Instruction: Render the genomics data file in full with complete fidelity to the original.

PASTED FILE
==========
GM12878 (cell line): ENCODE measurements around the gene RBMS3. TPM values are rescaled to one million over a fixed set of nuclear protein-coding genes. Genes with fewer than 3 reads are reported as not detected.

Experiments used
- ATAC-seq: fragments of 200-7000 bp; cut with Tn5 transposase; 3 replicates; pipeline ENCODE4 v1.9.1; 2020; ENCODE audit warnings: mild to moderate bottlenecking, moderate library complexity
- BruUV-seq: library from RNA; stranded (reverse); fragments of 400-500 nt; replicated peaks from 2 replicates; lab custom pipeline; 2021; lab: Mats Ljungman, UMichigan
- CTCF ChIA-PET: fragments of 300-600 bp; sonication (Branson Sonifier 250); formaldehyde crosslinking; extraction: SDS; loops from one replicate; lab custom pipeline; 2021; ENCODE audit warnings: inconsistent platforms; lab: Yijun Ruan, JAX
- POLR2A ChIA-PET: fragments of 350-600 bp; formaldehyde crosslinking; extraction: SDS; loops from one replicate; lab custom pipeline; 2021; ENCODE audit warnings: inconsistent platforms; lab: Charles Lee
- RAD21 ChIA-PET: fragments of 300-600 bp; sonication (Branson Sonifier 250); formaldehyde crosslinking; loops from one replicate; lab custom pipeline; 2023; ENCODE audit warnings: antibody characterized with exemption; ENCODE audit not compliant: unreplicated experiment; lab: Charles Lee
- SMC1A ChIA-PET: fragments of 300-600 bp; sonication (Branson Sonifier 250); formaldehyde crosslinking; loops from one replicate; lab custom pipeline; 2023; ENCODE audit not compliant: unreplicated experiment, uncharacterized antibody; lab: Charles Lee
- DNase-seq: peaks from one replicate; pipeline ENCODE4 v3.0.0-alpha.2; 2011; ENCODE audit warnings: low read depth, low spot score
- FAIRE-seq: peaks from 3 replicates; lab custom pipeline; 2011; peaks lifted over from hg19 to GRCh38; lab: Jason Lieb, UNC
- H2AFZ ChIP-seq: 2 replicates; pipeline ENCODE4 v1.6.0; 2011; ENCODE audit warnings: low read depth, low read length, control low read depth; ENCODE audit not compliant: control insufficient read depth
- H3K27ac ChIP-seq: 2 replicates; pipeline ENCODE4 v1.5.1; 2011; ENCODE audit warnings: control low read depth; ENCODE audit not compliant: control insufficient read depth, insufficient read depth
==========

GM12878 (cell line): ENCODE measurements around the gene RBMS3. TPM values are rescaled to one million over a fixed set of nuclear protein-coding genes. Genes with fewer than 3 reads are reported as not detected.

Experiments used
- ATAC-seq: fragments of 200-7000 bp; cut with Tn5 transposase; 3 replicates; pipeline ENCODE4 v1.9.1; 2020; ENCODE audit warnings: mild to moderate bottlenecking, moderate library complexity
- BruUV-seq: library from RNA; stranded (reverse); fragments of 400-500 nt; replicated peaks from 2 replicates; lab custom pipeline; 2021; lab: Mats Ljungman, UMichigan
- CTCF ChIA-PET: fragments of 300-600 bp; sonication (Branson Sonifier 250); formaldehyde crosslinking; extraction: SDS; loops from one replicate; lab custom pipeline; 2021; ENCODE audit warnings: inconsistent platforms; lab: Yijun Ruan, JAX
- POLR2A ChIA-PET: fragments of 350-600 bp; formaldehyde crosslinking; extraction: SDS; loops from one replicate; lab custom pipeline; 2021; ENCODE audit warnings: inconsistent platforms; lab: Charles Lee
- RAD21 ChIA-PET: fragments of 300-600 bp; sonication (Branson Sonifier 250); formaldehyde crosslinking; loops from one replicate; lab custom pipeline; 2023; ENCODE audit warnings: antibody characterized with exemption; ENCODE audit not compliant: unreplicated experiment; lab: Charles Lee
- SMC1A ChIA-PET: fragments of 300-600 bp; sonication (Branson Sonifier 250); formaldehyde crosslinking; loops from one replicate; lab custom pipeline; 2023; ENCODE audit not compliant: unreplicated experiment, uncharacterized antibody; lab: Charles Lee
- DNase-seq: peaks from one replicate; pipeline ENCODE4 v3.0.0-alpha.2; 2011; ENCODE audit warnings: low read depth, low spot score
- FAIRE-seq: peaks from 3 replicates; lab custom pipeline; 2011; peaks lifted over from hg19 to GRCh38; lab: Jason Lieb, UNC
- H2AFZ ChIP-seq: 2 replicates; pipeline ENCODE4 v1.6.0; 2011; ENCODE audit warnings: low read depth, low read length, control low read depth; ENCODE audit not compliant: control insufficient read depth
- H3K27ac ChIP-seq: 2 replicates; pipeline ENCODE4 v1.5.1; 2011; ENCODE audit warnings: control low read depth; ENCODE audit not compliant: control insufficient read depth, insufficient read depth